After a decade of persistent mass protests and industrial strikes; a dramatic visit to his homeland by the first Polish pope, John Paul II; and because of the effect of Western sanctions on the communist government, Solidarity had by 1989 broken the back of the very Polish security state that Walesa had briefly and secretly served. In November of 1989, I had the privilege of arranging his triumphant U.S. visit and witnessing his stirring speech to a joint session of Congress. In D.C. and Chicago, to the pique of the Bush I White House, Walesa spent most of his time in the company of members of the U.S. labor movement, which had seen in him the hope of organized labor: a worker committed to democracy. A blue-collar hero.
This is why it is painful to witness his fall, to see him stand naked before the court of harsh judgment, diminished as much by his unconvincing denials as by his actual, fundamentally modest, betrayals.
Still, Walesa’s struggle is a less a personal tragedy than an important cultural event: a reminder that Poland has been blessed by nearly three decades of what looked like good news. Now the country’s image is slowly regressing to the mean. A heroic people are revealing themselves as an ordinary, flawed nation, in thrall to material pursuits, fearful of a wave of immigrants, anxious about their place in the economic firmament.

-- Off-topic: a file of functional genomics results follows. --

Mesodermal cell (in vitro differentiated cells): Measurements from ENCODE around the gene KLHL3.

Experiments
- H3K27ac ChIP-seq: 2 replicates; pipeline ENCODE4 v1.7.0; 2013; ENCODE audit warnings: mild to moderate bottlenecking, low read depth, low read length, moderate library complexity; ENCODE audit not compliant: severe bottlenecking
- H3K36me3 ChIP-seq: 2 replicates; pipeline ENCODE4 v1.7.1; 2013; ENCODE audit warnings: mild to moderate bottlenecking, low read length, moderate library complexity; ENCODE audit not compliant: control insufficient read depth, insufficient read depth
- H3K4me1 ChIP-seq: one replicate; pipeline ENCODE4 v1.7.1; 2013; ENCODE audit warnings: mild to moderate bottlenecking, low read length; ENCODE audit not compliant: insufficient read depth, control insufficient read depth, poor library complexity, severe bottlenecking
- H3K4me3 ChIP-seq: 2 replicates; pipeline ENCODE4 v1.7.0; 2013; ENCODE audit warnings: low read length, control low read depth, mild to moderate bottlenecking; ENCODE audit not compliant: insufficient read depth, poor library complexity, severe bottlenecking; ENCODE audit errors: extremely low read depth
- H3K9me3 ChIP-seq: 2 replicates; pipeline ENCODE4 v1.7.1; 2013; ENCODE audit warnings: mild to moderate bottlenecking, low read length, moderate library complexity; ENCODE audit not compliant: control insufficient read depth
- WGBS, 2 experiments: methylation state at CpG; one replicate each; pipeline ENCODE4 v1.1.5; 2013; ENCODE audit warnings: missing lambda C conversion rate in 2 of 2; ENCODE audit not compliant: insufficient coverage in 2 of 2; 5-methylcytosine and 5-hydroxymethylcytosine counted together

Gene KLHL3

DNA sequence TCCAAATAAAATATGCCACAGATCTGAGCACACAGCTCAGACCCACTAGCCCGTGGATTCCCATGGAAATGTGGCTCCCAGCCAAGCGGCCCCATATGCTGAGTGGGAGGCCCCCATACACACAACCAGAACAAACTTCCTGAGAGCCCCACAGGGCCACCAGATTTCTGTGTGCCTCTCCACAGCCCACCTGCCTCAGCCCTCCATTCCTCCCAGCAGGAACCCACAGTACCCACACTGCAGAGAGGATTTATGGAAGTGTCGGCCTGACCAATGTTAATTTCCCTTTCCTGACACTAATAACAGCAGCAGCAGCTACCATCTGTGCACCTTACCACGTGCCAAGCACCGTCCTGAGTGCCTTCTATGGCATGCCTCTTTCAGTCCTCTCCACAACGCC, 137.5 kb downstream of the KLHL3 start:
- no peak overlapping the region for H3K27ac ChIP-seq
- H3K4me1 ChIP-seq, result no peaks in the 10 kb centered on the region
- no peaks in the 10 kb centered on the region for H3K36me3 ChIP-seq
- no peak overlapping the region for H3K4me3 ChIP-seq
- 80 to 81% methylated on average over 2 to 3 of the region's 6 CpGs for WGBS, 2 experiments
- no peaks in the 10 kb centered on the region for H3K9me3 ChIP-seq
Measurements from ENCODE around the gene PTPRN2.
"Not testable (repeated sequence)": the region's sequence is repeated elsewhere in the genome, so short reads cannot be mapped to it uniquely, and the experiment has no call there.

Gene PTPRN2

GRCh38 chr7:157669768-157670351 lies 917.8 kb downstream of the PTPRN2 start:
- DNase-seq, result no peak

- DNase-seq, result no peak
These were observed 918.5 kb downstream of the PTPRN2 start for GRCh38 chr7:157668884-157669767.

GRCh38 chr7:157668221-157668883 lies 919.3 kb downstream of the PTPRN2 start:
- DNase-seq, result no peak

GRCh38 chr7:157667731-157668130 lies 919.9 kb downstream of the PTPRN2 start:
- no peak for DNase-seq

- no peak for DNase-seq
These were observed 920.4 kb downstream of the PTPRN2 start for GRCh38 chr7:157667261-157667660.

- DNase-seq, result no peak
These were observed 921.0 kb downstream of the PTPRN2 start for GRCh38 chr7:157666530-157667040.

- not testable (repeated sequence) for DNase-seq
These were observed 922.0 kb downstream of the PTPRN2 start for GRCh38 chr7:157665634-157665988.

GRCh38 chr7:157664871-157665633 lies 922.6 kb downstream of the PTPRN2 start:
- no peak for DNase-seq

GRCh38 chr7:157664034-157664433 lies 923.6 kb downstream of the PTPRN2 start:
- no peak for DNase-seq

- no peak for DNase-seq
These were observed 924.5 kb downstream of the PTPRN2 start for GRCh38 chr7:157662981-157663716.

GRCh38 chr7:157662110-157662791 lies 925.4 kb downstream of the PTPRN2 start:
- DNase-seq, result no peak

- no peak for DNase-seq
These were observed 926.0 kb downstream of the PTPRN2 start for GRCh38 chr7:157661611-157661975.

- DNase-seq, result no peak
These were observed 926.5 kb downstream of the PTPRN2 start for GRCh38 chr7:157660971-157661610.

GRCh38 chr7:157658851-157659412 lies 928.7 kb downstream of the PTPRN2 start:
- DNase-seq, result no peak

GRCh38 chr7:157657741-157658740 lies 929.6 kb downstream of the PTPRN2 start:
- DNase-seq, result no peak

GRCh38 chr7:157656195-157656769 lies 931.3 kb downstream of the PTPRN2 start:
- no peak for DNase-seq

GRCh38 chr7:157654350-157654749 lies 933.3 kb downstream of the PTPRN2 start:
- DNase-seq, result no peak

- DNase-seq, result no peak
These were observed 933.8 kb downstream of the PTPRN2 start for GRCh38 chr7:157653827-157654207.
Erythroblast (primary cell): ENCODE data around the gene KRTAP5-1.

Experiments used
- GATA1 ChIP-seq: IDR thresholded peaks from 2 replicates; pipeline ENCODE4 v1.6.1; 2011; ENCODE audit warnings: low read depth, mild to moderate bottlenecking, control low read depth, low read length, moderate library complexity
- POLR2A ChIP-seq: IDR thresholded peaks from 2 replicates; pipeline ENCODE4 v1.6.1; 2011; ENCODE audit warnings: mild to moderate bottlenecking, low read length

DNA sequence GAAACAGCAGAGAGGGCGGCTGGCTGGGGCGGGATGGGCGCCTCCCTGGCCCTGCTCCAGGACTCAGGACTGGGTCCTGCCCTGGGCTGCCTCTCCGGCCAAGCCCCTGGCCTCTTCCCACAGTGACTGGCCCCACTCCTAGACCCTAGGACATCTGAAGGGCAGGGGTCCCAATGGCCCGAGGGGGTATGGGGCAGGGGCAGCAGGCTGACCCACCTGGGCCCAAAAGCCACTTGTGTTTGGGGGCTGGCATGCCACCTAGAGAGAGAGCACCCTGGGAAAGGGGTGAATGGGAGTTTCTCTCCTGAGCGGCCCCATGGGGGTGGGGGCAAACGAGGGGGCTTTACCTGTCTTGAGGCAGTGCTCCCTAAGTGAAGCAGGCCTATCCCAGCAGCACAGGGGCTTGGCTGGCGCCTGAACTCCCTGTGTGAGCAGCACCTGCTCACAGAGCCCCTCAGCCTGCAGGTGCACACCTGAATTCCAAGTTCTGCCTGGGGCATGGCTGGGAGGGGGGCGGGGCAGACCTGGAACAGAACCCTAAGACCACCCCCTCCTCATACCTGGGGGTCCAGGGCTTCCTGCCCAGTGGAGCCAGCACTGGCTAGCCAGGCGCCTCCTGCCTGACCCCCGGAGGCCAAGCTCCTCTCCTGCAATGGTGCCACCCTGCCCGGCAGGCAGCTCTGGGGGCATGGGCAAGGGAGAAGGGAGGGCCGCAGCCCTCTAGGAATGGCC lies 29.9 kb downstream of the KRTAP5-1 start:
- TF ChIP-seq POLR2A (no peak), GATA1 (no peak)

In truth, Poland’s fall from grace came early. Walesa’s presidency saw him alienate many of his best advisors and replace them with his card-playing, incompetent sidekicks. The economic difficulties inherent in the transition from a statist economy contributed to a loss of faith in the worker-leader, shattering the solidarity (lower-case) of the unified democratic opposition, and allowing the representatives of the old communist order to come back into power in 1993.
It was this expulsion from Eden by Poland’s voters in the aftermath of radical economic changes that led Adam Michnik, the Polish journalist and intellectual turned reluctant media mogul, to argue that “Gray is Beautiful,” that moral ambiguity and moral compromise are part of the give and take of democracy. At the time, his article was an apologia for the comeback of the ex-communists, a result that few could foresee in 1989 when Poland’s democratic forces swept to power in democratic elections. Still Michnik was fundamentally right. The country had unwittingly entered the gray world, with an ex-communist president, Aleksandr Kwasniewski, upholding democratic values and guiding Poland into NATO.
Michnik’s celebration of gray applies, as well, to the current Walesa scandal as to contemporary Polish politics. It makes clear that the glare of a free and often skeptical, if not cynical, media, and the emergence of unfiltered truth that is a characteristic of democracy, is often unkind to politicians, who, like all of us, are sinners.